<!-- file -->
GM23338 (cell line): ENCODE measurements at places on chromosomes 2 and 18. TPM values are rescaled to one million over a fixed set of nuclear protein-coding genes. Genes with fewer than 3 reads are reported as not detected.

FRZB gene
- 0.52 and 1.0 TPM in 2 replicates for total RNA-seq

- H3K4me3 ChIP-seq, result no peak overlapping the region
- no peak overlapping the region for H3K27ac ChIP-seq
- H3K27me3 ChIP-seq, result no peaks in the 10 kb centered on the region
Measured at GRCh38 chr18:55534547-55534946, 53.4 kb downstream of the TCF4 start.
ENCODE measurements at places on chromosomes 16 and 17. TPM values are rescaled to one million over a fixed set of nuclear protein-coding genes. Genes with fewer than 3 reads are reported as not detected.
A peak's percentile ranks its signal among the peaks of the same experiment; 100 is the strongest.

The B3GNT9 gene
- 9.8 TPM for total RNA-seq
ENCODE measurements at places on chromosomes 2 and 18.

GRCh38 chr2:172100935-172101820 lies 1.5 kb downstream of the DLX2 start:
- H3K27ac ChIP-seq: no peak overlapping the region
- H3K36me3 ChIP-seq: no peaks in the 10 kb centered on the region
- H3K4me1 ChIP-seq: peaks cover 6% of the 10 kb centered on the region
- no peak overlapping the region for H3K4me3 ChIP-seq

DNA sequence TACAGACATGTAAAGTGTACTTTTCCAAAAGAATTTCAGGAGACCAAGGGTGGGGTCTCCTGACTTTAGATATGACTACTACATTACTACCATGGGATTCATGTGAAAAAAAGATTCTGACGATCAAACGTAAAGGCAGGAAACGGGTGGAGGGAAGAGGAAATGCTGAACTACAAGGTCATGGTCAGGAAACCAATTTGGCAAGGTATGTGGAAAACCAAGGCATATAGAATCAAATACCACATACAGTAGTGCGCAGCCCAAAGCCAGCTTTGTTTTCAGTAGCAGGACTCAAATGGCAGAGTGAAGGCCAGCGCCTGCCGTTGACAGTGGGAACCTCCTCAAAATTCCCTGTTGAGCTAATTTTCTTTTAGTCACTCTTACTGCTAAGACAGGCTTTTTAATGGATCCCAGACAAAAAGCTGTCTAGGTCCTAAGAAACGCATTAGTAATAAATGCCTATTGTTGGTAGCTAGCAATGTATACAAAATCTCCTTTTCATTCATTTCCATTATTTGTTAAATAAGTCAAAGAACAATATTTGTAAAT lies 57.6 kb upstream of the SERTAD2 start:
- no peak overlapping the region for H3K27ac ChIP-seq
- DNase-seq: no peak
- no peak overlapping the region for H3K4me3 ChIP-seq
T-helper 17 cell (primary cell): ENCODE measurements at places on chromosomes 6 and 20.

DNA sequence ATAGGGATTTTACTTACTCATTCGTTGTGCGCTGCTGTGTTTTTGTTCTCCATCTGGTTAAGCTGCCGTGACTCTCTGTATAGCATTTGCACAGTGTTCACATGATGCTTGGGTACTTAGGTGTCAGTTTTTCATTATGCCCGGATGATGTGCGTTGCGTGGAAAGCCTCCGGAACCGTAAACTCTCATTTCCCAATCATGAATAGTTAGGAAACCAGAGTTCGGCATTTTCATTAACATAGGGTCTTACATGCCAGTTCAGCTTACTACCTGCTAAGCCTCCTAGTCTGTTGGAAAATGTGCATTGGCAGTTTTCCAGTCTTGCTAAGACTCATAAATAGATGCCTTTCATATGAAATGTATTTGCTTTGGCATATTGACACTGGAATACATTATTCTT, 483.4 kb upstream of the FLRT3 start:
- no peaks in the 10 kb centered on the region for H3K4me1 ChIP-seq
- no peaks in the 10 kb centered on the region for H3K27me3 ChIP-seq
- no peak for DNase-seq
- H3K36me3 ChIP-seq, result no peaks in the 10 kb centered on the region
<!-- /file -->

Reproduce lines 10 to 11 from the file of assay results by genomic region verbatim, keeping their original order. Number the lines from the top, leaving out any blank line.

The B3GNT9 gene
- 9.8 TPM for total RNA-seq